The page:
On June 24, 1978, Sydney’s Gay Solidarity Group responded to a call for an international day of protest put out by gay and lesbian activists from San Francisco. They went on to organize the first Gay and Lesbian Mardi Gras.
A thousand people attended the festival and march from Kings Cross to Oxford Street. Halfway through the event, Sydney’s police force suddenly withdrew their permit, pushing the crowd into Hyde Park. Instead of dispersing, the marchers fought their way to Kings Cross, where the police arrested fifty-three people. Since then, the Mardi Gras has been held annually, in defiance of homophobia and police persecution.
Today, the Sydney Mardi Gras (MG) parade and festival — held on March 6 — has grown to become one of the city’s most prominent cultural attractions. As with similar pride events worldwide, the Sydney establishment has come to see it as a significant driver of “rainbow tourism.” In 2018, Forbes magazine calculated that “investment from the New South Wales Government in the Sydney Mardi Gras, between 2009 and 2017, has produced an estimated return of more than AU$265 million ($205 million) in visitor spend.”
There’s another clear parallel with pride events elsewhere. In recent times, Mardi Gras has increasingly kowtowed to the will of sponsors and corporate spokespeople, compromising the spirit of solidarity that was at the heart of the original march. It’s time we started reviving and reclaiming that spirit for the present.
From Gay Liberation to the Pink Dollar
As Sasha Soldatow argues in a seminal pamphlet, What is This Gay Community Shit?, even before the first Mardi Gras, there was a tug of war in progress within the movement between a radical wing and a pro-capitalist one:
So-called community aspirations were taking over from the preceding debates of sexual politics, debates that involved both women and men attempting to renegotiate and reinvent the temperament of gender. Simply put, the whole gay community thing was twaddle; it was a matter of emerging gay capitalists smelling the dollars.
Over time, LGBT business interests — the “pink dollar” — have gradually subverted Mardi Gras’s once-participatory model. In order to attract investors and sponsors, MG’s current leadership has strategically built a membership that is apolitical, conservative, or hyper-focused on personal identity at the expense of real solidarity.
They have also given more space to the police, non-radical NGOs, and corporations eager to showcase their commitment to diversity. As the organizers have made room for costumed “allies” — including former Liberal PM Malcolm Turnbull — leftist and radical queer organizations have found themselves marginalized and excluded.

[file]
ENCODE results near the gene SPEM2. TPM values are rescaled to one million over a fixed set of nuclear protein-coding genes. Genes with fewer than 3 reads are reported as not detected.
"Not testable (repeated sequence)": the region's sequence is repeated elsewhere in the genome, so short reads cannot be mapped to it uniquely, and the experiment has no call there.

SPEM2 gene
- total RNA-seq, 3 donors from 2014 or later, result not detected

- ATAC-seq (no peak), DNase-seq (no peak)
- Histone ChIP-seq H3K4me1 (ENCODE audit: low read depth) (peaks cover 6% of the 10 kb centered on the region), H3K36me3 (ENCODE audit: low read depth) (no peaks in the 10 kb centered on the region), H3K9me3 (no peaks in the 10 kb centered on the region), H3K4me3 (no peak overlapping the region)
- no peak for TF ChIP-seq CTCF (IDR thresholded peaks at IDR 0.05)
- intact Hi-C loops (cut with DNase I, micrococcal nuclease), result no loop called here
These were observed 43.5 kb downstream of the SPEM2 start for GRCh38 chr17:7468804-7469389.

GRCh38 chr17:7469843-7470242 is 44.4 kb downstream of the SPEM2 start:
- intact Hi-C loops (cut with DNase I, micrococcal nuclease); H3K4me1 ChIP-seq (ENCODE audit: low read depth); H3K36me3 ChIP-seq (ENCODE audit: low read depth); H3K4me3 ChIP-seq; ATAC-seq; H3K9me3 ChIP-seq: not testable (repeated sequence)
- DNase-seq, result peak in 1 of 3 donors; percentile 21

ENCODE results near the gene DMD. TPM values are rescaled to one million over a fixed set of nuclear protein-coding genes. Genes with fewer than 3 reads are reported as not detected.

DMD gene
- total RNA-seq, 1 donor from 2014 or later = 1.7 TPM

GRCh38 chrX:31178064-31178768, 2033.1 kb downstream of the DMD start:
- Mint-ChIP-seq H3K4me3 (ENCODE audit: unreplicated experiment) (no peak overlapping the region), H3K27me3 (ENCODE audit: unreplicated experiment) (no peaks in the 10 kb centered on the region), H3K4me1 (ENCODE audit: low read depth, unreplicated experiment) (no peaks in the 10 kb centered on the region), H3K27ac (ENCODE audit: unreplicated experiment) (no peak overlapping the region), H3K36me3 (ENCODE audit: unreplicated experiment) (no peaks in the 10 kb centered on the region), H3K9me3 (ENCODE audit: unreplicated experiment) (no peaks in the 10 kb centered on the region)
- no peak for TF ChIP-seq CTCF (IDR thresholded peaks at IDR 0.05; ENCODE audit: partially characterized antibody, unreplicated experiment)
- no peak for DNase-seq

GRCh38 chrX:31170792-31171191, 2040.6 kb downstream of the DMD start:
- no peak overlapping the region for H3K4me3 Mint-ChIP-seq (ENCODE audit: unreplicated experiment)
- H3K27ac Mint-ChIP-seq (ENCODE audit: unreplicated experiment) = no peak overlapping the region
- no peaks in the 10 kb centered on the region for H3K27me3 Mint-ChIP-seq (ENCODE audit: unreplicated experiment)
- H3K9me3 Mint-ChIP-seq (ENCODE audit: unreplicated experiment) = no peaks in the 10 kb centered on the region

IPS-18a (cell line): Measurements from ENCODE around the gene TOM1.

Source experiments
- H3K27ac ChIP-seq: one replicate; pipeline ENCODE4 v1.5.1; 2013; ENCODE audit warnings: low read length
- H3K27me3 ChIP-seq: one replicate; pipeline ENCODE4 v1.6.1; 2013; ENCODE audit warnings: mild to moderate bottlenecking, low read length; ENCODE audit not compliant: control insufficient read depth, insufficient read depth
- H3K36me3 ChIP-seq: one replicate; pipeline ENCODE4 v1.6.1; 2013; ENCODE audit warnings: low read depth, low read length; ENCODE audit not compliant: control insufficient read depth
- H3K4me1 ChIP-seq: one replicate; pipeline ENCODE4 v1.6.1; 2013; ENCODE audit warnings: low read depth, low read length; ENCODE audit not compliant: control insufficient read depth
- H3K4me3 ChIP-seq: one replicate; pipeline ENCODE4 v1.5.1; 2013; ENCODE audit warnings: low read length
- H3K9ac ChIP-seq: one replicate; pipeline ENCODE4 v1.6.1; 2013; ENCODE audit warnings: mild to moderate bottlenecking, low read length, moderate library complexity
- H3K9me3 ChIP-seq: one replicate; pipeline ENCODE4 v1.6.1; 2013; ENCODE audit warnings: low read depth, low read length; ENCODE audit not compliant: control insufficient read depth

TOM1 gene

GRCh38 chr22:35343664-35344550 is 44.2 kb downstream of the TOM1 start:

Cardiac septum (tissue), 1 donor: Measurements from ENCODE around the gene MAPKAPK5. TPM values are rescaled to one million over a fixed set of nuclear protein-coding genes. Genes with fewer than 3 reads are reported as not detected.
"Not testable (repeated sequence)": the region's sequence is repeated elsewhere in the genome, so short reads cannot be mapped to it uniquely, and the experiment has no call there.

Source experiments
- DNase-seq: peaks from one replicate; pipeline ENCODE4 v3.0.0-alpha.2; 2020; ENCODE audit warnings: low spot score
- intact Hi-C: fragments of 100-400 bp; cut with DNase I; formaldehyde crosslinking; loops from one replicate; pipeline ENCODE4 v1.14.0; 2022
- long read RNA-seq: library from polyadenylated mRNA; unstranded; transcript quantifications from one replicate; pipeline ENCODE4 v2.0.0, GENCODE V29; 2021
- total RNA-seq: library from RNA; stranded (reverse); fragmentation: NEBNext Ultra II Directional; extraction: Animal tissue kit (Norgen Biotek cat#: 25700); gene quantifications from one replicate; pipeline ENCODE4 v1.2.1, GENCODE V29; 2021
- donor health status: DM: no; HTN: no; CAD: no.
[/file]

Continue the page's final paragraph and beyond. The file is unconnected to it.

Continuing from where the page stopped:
Apart from the obvious political problems raised by prioritizing police and business, these moves have reduced space for grassroots participants. Publicly, Mardi Gras claims to allow for an equal balance between corporate and grassroots floats. However, the organizers neglect to mention stipulations that allow corporate floats to carry a hundred people, while grassroots ones are limited to twenty.
Communists Against Cops and Corporate Creep
The Pride in Protest (PiP) coalition has stood against this transformation, pushing to rebuild MG’s commitment to solidarity. In 2019, PiP won a breakthrough when member and local communist Charlie Murphy was elected to the Mardi Gras board. Other board members cite their many years of association with businesses, the law, or marketing firms, but Charlie describes herself as being “passionate about Mardi Gras no longer answering to corporate power and status quo institutions.”
PiP’s argument is gaining ground. In 2020, another PiP member, Alex Bouchet, was elected alongside Charlie. This coincided with a push at the 2019 annual general meeting, as grassroots Mardi Gras members argued that the parade should cut its ties with drug manufacturer Gilead, in response to price gouging of HIV prevention drug PrEP in the United States.
PiP pushed further, arguing that MG should also sever ties with ANZ, one of Australia’s four major banks, and Qantas, Australia’s major airline carrier, for its role in deporting refugees. Members have raised similar concerns about companies like the retail giant Woolworths and the Star casino.
To date, MG has only seriously considered divesting from Gilead. Indeed, MG is so protective of its corporate ties that consultations with its sponsors occur completely behind closed doors, often unseen even by board members.
In any other popular organization — a trade union, for example — this would be unheard of. Within Mardi Gras, it’s par for the course. The majority of the MG board defends the practice as being entirely legitimate for a company, in the process both erasing the organization’s membership and redefining its purpose.
A similar battle is also playing out over the involvement of the New South Wales (NSW) Police and Corrective Services in Mardi Gras. The NSW Police’s history of persecuting LGBT people has not ended — at the 2013 Mardi Gras, a Sydney police officer bashed Bryn Hutchinson and fined his sister for screaming during the assault. According to PiP, between 1970 and 2010, the NSW Police failed to investigate ninety suspected gay hate murders.
Aboriginal LBGT people are disproportionately at risk, as a result of racialized policing and high rates of incarceration and death in custody. In 2009, NSW Police arrested Veronica Baxter, an Aboriginal transgender woman, detaining her on remand at Silverwater prison, in an all-male facility.
Prison guards found Baxter dead in her cell two days later. Although evidence showed that she had used an emergency intercom in her cell multiple times the night before her death, prison guards did not record the calls and claimed not to remember taking them.
PiP also argues that Mardi Gras has a broader responsibility to stand in solidarity with other movements — such as Black Lives Matter — that oppose bigotry and institutional violence. The 2020 MG annual general meeting (AGM) voted down a motion by Indigenous PiP members Keith Quayle and Lungol Wekina barring a NSW Police float at MG. Nevertheless, their motion attracted 44 percent of the vote, the closest MG has come to banning law enforcement from the march.